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1 oz vs 1 1/8oz loads for recoil reduction

Discussion in 'Shooting Related Threads' started by luvtrapguns, Jun 9, 2012.

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  1. luvtrapguns

    luvtrapguns Well-Known Member

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    I have noticed from past threads many shooters have dropped back from shooting 1 1/8oz loads to 1oz loads for recoil reduction. I have also noticed many are shooting 1oz loads at near 1200fps or more. My question is this: What is the calculated recoil difference of 1 1/8oz loads at 1150fps vs 1oz loads at 1200 fps? It would seem to me that switching to 1oz loads and increasing velocity would have a minimal decrease, if any, in absorbed recoil.

    Are there factory or other ammo charts available for comparison? Not looking for seat of the pants (shoulder) responses but factual hard data.

    Let the fun begin. Marc
     
  2. hunter44

    hunter44 Well-Known Member

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    I shoot 1 oz. loads @ 1125-1150 for singles. I really cannot tell any difference except for lack of recoil.......I believe I saw a difference of approx. 2 1/2 ft/# somewhere but your shoulder will be the final judge.

    Why would you compare one load @ 1150 with another @ 1200?
     
  3. BigM-Perazzi

    BigM-Perazzi Well-Known Member

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    With dissimilar shot weights , 1200 may indeed give less recoil with greater velocity. That old laws of physics again!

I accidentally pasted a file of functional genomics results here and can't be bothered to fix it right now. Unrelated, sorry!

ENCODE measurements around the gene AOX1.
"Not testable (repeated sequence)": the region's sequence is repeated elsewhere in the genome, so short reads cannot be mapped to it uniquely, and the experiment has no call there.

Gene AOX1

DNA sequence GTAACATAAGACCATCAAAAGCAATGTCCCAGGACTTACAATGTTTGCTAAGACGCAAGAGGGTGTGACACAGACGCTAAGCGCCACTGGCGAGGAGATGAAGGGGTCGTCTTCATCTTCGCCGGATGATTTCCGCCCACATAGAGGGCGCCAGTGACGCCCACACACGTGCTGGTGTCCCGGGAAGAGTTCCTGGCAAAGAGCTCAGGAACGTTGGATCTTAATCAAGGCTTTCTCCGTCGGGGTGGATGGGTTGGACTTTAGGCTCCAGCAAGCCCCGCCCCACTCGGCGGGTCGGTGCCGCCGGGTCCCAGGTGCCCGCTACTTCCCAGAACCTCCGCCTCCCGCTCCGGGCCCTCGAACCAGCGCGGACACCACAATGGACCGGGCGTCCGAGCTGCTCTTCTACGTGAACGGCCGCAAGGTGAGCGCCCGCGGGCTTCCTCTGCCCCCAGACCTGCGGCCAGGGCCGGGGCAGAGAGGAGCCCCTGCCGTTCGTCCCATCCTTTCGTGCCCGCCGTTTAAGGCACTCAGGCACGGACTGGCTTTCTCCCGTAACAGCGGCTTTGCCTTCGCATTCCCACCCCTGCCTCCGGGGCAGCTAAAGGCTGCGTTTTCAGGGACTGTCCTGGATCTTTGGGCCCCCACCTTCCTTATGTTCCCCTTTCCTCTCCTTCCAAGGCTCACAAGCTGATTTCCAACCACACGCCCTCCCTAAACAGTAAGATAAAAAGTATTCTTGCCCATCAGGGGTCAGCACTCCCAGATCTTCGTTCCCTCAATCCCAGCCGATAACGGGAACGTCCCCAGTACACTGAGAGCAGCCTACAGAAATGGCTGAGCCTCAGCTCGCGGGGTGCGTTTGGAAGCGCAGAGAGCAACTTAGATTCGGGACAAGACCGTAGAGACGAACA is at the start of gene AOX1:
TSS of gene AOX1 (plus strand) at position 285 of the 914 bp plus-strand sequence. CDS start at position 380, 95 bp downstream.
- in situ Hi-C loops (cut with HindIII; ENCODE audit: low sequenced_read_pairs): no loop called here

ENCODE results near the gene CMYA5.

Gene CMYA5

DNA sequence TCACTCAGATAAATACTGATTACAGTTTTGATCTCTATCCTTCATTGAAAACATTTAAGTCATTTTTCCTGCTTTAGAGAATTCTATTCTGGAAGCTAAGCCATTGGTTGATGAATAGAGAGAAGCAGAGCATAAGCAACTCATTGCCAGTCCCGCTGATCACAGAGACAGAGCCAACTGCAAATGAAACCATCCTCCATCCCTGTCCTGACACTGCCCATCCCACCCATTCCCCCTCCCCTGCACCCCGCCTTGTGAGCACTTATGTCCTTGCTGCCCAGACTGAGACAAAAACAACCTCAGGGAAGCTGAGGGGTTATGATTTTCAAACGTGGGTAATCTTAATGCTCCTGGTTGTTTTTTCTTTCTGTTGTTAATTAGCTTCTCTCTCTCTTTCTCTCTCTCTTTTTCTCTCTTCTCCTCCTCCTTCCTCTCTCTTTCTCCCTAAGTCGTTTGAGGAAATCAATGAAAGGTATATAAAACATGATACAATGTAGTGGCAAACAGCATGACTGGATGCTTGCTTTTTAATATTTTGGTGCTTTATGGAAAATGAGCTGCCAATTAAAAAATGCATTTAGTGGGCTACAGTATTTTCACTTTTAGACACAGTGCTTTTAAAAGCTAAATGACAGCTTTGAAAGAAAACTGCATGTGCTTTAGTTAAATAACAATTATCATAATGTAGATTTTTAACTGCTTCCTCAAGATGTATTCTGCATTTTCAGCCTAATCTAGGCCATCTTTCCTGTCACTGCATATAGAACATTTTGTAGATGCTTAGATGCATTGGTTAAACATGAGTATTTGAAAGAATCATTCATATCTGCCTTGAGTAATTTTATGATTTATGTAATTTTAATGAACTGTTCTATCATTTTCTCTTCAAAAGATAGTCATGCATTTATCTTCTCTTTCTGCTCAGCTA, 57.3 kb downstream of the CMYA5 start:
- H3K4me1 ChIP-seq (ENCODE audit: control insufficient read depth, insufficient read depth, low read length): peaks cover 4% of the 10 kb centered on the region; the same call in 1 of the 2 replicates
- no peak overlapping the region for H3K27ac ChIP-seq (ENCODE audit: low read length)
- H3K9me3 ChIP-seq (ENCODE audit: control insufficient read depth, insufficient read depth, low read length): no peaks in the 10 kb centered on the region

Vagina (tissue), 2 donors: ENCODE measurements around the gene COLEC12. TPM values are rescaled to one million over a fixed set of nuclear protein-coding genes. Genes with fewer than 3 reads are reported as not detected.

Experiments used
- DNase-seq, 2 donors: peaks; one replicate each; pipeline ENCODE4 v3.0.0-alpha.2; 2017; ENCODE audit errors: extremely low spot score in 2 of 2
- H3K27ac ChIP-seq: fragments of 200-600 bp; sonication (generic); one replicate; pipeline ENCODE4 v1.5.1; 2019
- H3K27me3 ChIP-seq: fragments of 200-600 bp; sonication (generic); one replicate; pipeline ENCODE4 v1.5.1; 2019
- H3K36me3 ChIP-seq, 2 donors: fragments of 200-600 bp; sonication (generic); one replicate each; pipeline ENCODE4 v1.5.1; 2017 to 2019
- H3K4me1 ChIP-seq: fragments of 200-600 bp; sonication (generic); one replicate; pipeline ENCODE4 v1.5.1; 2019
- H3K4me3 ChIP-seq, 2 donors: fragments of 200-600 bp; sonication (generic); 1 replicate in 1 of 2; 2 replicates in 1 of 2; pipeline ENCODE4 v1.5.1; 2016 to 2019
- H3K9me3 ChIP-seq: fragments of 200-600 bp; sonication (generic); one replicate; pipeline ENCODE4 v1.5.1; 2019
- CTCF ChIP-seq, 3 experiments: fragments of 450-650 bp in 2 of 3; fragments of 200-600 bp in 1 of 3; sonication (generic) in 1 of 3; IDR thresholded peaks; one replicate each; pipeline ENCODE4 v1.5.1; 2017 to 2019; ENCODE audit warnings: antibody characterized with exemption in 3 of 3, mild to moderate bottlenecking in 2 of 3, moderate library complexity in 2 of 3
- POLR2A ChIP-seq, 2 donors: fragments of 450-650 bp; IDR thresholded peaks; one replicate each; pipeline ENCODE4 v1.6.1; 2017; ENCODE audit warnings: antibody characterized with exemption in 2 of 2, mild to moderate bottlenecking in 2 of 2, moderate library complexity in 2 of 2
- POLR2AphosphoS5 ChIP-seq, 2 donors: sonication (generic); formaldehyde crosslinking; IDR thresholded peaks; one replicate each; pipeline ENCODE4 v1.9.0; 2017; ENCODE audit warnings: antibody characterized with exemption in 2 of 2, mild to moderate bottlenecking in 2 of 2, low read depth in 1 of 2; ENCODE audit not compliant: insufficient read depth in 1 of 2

4. luvtrapguns

    luvtrapguns Well-Known Member

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    hunter44

    I have noticed the faster 1oz loads are what many shooters are using for singles. Seems to me recoil will not be reduced vs 1 1/8oz 1150's. Just an inquiring mind I guess. Marc
     
  5. Dr.Longshot

    Dr.Longshot Banned Banned

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    The 1200fps loads vs 1 ounce at 1290fps has little effect added recoil for speed of shot also has little effect.

    But you take a 1145 1 1/8th Vs 1250fps 1 1/8th you can feel the difference
    and the velocity on a centered target you can see the results.

    I just loaded some 1 ounce loads this morning @1290fps w/promo powder 7.5s
    shot, I save a little lead every 8 shells I get a free one.

    Plus my Silver Seitz Gun w/ Tom Wilkinson Bbl work and pattern ability goes together very well.Plus it also has a Soft Touch Stock, very soft shooting.

    Gary Bryant
    Dr.longshot
     
  6. chipking

    chipking TS Member

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    Recoil energy in a 9 1/4 pound gun 1 1/8oz @1145 = 12 foot pounds 1 oz @1200 = 10 foot pounds If I am doing the math right that is still a 17.7% reduction in recoil energy. Based on the above website a 1oz @ 1290 has the same recoil energy and recoil velocity as the 1 1/8 @ 1145 IE: 12 foot pounds @ 9 fps